Monday, March 25, 2013

BRINGING UP CHILDREN - 3 STAGE PARENTING THEORY


Now-a-days there seems to be a lot of role ambiguity about the roles of the mother and father in parenting and bringing up their children

Here is a tried and tested orthodox parenting style which clearly defines the parenting duties of each parent, the father and mother, and removes all role ambiguity in the matter of bringing up children.

TIME TESTED OLD FASHIONED THREE STAGE PARENTING THEORY
By
VIKRAM KARVE

My late father-in-law was a wonderful man, a cherished mentor to me, and I pray that may his soul rest in peace.

He once told me, I think just after my wedding, a time tested age-old three-stage parenting theory for bringing up children.


STAGE 1 - MOTHER IS THE PRINCIPAL PARENT

From birth till a child is five years old, the mother should pay maximum attention to nurturing the child.

In fact, the baby should be under the full care of its mother.

The father should be generally around as a source of amusement and joy. 

The father should play a supporting role, as a father figure. 

He must play with the baby, entertaining him or her, and be a source of happiness, fun and joy for the baby.

Mother Nature has designed that at these young ages, the baby biologically needs its mother’s physical affection (nurturing, breastfeeding, ablutions).

A small baby can do without the father, but cannot do without the mother. 

[However Metrosexual a man may get, to the best of my knowledge, a man cannot breastfeed his baby - only a mother can do that]

A small baby needs the mother physically, and, most importantly, the baby needs the mother’s emotional love the most.


STAGE 2 – MOTHER AND FATHER EQUALLY SHARED PARENTING

Between 5 to 12 years of age the father should play a vital enriching role in the child’s life.

The father supports, buttresses, reinforces and inspires a sense of discipline, security and confidence in the child.

At the same time, the mother plays a complementing role as the more loving and principal parent.


STAGE 3 – FATHER IS THE PRINCIPAL PARENT

It is only after the child becomes 12 years old that the father begins to play an increasing major role in the child’s development. 

Now the father must take charge as the principal parent while the mother recedes into the background (playing the supporting role as the father did in Stage 1). 

As children become teenagers they require firm handling (especially boys) and inculcation of discipline and a sense of responsibility. 

Meanwhile, in case there are younger children, the mother will be busy performing the cardinal role as principal parent looking after the younger children who are in Stages 1 and 2 of their lives.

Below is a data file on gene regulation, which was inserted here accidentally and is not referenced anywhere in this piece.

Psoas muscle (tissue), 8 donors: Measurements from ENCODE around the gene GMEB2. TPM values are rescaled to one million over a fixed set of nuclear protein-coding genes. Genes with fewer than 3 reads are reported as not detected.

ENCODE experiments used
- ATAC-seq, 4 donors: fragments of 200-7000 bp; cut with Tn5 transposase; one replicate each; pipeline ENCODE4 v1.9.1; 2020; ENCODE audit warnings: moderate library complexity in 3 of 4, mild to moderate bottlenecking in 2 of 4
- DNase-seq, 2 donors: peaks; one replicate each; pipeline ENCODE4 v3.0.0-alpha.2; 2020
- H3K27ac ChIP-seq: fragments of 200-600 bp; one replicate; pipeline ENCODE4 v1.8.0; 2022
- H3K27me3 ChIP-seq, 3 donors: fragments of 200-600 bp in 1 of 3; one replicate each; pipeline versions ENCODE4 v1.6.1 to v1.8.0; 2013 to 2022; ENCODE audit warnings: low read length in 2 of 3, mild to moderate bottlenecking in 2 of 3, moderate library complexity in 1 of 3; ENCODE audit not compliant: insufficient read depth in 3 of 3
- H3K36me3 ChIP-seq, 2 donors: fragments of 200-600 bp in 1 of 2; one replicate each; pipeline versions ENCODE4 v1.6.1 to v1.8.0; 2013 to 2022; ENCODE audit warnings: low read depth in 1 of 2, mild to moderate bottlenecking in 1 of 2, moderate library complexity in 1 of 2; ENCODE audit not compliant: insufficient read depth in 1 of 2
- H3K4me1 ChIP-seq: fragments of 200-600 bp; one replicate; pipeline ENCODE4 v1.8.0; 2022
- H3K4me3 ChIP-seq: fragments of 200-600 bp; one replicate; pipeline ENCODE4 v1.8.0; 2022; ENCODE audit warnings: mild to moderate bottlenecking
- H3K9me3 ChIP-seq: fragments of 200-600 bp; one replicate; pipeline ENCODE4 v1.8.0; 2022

In case you are a single parent then you will have to perform both the roles in all the parenting stages. 

However this may prove difficult. 

That is why it is not advisable to divorce or separate if you have children.

I am of the view that divorce of parents may adversely affect the all-round development of children. While a mother plays a prominent role in inculcating emotional balance, a father is the one who shapes personality and inculcates discipline.

A parent is like a trustee. 

So once your children become adults and start earning their living and fly off from your nest, you have to just let go and observe your birds fly high in the sky. Then it is best to give advice only when it is asked for.

Dear Reader, do you agree with this conservative three stage parenting paradigm?


SHARED PARENTING 

Let me end on a lighter note.

Now-a-days, in contrast to the parenting theory enunciated above, modern couples talk of shared parenting

Well here is a Mulla Nasrudin Story on the art of shared parenting:

Late one night, Nasrudin’s baby started crying. 

Nasrudin’s wife turned to him and said, “Husband, go take care of the baby. After all, the baby is not only mine — the baby is also half yours.”

Nasrudin sleepily remarked, “Yes, half of the baby is yours and half of the baby is mine. You can do what you like and stop your half from crying if you want to, but as far as I am concerned, I choose to let my half continue to cry.”

Moral of the Story: Too much “shared parenting” leads to confused upbringing

Wishing all Parents and would-be Parents  - a very Happy Unambiguous Parenting.

VIKRAM KARVE
Copyright © Vikram Karve 2013
Vikram Karve has asserted his right under the Copyright, Designs and Patents Act 1988 to be identified as the author of this work. 
© vikram karve., all rights reserved.

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About Vikram Karve

A creative person with a zest for life, Vikram Karve is a retired Naval Officer turned full time writer and blogger. Educated at IIT Delhi, IIT (BHU) Varanasi, The Lawrence School Lovedale and Bishops School Pune, Vikram has published two books: COCKTAIL a collection of fiction short stories about relationships (2011) and APPETITE FOR A STROLL a book of Foodie Adventures (2008) and is currently working on his novel and a book of vignettes and an anthology of short fiction. An avid blogger, he has written a number of fiction short stories and creative non-fiction articles on a variety of topics including food, travel, philosophy, academics, technology, management, health, pet parenting, teaching stories and self help in magazines and published a large number of professional  and academic research papers in journals and edited in-house journals and magazines for many years, before the advent of blogging. Vikram has taught at a University as a Professor for 15 years and now teaches as a visiting faculty and devotes most of his time to creative writing and blogging. Vikram Karve lives in Pune India with his family and muse - his pet dog Sherry with whom he takes long walks thinking creative thoughts.

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